The following short article delivers a high-level summary of some essential eCommerce law troubles online business operators confront in running a site or other eCommerce business. Conducting business online or keeping a web-site might topic companies and people to unexpected legal liabilities. The following can be a short survey of twelve essential eCommerce regulation issues to think about:
1. Worldwide Web Business & eCommerce
A good starting point is analyzing a company’s online presence and auditing its procedures to determine how to grow its brand and online influence. As part of this, the company’s agreements and websites should comply with the myriad of laws and regulations affecting websites and online businesses, such as COPPA.
2. Domain Name Acquisition
Domains are often important to an online business but can present several challenges. Domain name challenges include securing a domain name initially, as nicely as protecting domain names from adverse parties that attempt to trade off the goodwill associated with the company’s brand. Sometimes, the company needs the defense, retrieval, and protection of domain names on the Net.
3. Digital Millennium Copyright Act (“DMCA”) Compliance
Companies working on websites, particularly where third-party content may well be uploaded directly, should think about adopting agreements and procedures to shield themselves against claims of liability and copyright infringement. This procedure is sometimes referred to as a “copyright policy” or “DMCA takedown” procedure. Compliance with the DMCA can provide the online operator with a safe harbor from liability.
4. Online Privacy
Online privacy continues to become a bigger issue. With the spread of mobile devices, tablets, and apps, privacy problems are becoming more complex. Companies should look at composing or updating their privacy policies as nicely as adopting internal security protocols aimed at protecting the online privacy of customers and site users.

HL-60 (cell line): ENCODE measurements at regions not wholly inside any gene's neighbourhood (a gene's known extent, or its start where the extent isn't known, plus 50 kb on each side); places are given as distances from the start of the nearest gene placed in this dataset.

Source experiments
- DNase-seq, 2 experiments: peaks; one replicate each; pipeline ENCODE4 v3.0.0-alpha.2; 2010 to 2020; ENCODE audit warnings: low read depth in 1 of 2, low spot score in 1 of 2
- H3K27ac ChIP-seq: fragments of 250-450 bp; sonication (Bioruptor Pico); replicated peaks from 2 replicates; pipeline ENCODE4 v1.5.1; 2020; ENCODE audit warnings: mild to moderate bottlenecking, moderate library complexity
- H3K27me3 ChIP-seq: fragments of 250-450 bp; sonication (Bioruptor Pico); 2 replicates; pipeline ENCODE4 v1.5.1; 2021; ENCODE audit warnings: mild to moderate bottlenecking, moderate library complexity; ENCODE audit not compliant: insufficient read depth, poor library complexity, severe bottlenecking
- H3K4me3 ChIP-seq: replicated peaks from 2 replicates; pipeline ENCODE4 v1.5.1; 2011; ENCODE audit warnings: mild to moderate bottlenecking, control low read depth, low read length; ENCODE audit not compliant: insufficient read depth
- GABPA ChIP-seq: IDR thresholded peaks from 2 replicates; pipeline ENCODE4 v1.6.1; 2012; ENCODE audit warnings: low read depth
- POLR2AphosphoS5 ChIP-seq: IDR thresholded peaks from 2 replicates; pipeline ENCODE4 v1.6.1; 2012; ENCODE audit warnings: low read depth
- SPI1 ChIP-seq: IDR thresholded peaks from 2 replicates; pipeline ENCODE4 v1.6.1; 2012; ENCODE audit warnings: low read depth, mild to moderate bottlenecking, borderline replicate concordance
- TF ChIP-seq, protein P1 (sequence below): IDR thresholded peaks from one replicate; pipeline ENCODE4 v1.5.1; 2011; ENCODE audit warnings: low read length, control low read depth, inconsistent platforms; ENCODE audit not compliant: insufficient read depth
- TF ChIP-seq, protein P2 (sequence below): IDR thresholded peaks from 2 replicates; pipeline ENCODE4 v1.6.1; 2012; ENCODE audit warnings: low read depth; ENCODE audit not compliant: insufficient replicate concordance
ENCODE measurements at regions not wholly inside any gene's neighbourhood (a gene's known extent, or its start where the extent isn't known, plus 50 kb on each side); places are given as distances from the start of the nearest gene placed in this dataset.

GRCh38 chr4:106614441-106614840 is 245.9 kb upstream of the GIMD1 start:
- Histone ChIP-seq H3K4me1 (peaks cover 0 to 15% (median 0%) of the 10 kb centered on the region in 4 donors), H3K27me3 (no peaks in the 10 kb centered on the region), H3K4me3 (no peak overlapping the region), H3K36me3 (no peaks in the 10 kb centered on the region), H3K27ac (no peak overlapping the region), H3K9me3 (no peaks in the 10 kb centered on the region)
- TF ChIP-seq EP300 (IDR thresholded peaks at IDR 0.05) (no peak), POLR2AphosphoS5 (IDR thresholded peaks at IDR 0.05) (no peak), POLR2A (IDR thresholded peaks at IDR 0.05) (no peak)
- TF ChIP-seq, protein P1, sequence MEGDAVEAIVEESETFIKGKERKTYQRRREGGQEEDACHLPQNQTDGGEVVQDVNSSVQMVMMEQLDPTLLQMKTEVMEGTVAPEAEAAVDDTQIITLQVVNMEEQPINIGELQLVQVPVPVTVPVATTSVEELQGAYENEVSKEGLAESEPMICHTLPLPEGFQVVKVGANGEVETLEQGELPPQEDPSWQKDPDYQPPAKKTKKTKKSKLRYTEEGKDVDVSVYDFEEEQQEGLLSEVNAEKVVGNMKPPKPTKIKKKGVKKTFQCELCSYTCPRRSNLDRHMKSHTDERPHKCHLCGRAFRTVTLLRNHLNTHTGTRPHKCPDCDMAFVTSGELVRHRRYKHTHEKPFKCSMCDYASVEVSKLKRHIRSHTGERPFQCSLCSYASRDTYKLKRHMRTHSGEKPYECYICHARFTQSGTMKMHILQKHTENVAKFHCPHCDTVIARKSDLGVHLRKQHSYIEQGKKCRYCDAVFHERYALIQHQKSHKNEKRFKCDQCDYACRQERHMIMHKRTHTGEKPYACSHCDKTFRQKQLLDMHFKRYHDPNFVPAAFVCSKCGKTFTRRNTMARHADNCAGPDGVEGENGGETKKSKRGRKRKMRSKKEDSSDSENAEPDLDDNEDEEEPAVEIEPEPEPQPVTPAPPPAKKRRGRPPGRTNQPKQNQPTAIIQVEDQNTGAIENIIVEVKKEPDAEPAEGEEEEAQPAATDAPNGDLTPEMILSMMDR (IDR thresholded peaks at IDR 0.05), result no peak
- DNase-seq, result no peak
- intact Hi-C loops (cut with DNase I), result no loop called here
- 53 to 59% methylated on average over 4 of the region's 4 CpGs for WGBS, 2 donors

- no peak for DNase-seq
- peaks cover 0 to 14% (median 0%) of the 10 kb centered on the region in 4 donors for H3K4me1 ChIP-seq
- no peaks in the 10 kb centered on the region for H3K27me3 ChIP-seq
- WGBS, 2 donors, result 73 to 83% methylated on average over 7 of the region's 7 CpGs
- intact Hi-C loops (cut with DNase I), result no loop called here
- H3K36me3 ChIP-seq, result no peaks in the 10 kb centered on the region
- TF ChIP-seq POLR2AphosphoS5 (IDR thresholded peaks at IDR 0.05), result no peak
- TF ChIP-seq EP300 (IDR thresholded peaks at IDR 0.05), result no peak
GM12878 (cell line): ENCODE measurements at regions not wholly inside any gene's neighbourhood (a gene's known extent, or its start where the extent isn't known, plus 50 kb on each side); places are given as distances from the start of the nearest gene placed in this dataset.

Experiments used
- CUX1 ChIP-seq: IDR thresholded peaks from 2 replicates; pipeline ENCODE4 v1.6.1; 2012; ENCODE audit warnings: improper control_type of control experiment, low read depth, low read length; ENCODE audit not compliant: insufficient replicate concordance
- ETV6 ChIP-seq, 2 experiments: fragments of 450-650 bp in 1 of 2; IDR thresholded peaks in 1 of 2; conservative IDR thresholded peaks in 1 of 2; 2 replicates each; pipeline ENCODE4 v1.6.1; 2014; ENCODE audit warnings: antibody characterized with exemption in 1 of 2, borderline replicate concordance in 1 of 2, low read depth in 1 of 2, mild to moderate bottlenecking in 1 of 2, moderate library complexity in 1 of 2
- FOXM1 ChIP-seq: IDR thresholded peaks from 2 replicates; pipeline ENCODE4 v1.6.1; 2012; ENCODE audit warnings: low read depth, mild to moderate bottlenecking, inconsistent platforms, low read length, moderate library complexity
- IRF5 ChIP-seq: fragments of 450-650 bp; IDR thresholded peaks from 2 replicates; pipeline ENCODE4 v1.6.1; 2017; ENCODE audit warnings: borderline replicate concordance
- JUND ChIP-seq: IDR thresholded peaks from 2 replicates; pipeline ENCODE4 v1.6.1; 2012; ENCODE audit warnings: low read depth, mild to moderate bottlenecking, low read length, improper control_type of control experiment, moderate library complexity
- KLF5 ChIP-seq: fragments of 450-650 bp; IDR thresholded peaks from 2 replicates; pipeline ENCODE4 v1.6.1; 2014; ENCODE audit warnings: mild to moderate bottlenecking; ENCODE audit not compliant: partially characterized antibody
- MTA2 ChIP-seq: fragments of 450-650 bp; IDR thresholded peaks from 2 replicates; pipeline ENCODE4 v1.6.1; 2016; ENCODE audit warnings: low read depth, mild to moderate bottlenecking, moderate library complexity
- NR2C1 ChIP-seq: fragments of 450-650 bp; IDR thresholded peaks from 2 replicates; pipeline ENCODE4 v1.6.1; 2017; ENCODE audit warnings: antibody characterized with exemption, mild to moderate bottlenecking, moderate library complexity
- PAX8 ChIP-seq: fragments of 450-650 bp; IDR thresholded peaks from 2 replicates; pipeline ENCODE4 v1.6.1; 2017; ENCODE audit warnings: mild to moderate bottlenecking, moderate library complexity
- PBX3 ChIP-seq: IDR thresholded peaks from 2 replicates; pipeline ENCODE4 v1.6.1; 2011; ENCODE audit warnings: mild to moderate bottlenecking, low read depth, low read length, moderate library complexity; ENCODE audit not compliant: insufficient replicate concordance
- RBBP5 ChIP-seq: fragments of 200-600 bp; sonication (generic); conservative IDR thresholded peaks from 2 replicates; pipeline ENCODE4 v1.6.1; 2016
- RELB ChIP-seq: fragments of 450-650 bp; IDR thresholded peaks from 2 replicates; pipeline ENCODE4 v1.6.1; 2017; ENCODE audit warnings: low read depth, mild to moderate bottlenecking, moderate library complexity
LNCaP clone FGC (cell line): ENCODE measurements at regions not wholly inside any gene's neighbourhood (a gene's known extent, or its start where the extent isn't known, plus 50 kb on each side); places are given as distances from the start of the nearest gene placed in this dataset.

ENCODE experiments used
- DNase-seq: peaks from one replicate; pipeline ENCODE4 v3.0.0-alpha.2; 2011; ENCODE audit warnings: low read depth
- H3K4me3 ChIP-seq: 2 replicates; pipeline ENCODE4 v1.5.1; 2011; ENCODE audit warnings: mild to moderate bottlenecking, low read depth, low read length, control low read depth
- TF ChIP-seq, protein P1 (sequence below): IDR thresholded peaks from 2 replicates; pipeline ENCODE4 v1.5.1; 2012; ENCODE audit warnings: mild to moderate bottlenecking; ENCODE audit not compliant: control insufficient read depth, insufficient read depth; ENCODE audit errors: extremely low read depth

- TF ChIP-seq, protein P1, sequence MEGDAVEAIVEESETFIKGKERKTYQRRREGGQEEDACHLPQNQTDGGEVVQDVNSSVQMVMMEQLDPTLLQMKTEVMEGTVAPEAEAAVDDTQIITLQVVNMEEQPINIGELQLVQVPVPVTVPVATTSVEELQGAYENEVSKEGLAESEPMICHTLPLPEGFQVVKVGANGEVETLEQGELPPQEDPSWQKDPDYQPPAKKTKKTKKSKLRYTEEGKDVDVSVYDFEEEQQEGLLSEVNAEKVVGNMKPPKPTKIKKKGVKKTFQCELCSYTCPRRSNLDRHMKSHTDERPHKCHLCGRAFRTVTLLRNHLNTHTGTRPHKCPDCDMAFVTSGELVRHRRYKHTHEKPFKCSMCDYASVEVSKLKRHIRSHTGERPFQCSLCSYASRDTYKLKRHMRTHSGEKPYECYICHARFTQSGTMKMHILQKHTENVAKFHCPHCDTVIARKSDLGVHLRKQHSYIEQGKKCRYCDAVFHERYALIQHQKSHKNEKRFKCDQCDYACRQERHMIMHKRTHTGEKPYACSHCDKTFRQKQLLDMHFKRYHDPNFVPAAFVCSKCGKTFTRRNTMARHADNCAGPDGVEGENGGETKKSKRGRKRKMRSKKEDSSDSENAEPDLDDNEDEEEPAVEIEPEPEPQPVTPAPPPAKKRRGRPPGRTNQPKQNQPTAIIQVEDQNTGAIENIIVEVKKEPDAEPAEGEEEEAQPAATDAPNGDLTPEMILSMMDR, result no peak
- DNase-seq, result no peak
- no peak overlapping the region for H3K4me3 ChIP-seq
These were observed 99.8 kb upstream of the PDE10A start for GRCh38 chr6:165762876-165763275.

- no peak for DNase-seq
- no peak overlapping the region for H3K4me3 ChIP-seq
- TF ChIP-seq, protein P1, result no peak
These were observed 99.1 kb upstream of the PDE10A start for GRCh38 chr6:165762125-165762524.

5. Social Media Regulation
While a powerful vehicle to build brand strength and interact with customers, social media can create several legal troubles for online businesses. A social media policy provided to employees as well as guidelines may be effective steps to reduce risk. A few essential areas to consider are employment-related use of social media, confidentiality, sponsorship, and branding guidelines.
6. Privacy Policies
Privacy policies should not be copied from online templates or rival companies. They should be drafted comprehensively to address the unique difficulties of a specific online business and to accommodate future growth. Whether a company looks to collect analytics or more personalized information, the company should focus on its specific business needs and risk factors. Privacy policies should be updated as a business evolves.
8. eCommerce Agreements
eCommerce agreements come in many forms such as licensing, advertising agreements, and payment processor agreements. eCommerce agreements should be drafted to address the primary authorized risks involved in a particular eCommerce contract or business transaction.
9. Online Sweepstakes & Games
Online sweepstakes, contests, and games create several lawful pitfalls. Depending on the sweepstake, contest, or game, compliance with the laws of all 50 states as effectively as the federal government could be required. Registration in specific states may well also be required. Online businesses may well benefit from guidance as to whether a particular new initiative is considered a sweepstake, contest, or game.
10. Domain Theft
Recovering hijacked domains can usually be difficult and time-consuming. Typically, avoiding domain theft in the first place is much easier than attempting to recover a stolen domain. While difficult, it is possible to recover a hijacked domain.
11. Website Agreements
Web-Site agreements are usually customized to limit lawful liability and reduce risks of disputes by analyzing an online business’s intellectual property portfolio, business processes, and brand objectives. Web site agreements might be used for mobile applications in addition to websites.
12. Impersonation and Username Squatting
Impersonation and username squatting can occur when a third party registers a social media account using someone else’s identity. This can result in harmful posts and information being published on social media. Username squatting can also prevent a trademark or brand owner from controlling their trademark. Typically, registering usernames in advance is the best strategy to avoid impersonation or username squatting.
While the above identifies several eCommerce and web law challenges affecting web-site and online business operators, an in-depth analysis could be required. For more information, you could want to contact an eCommerce attorney.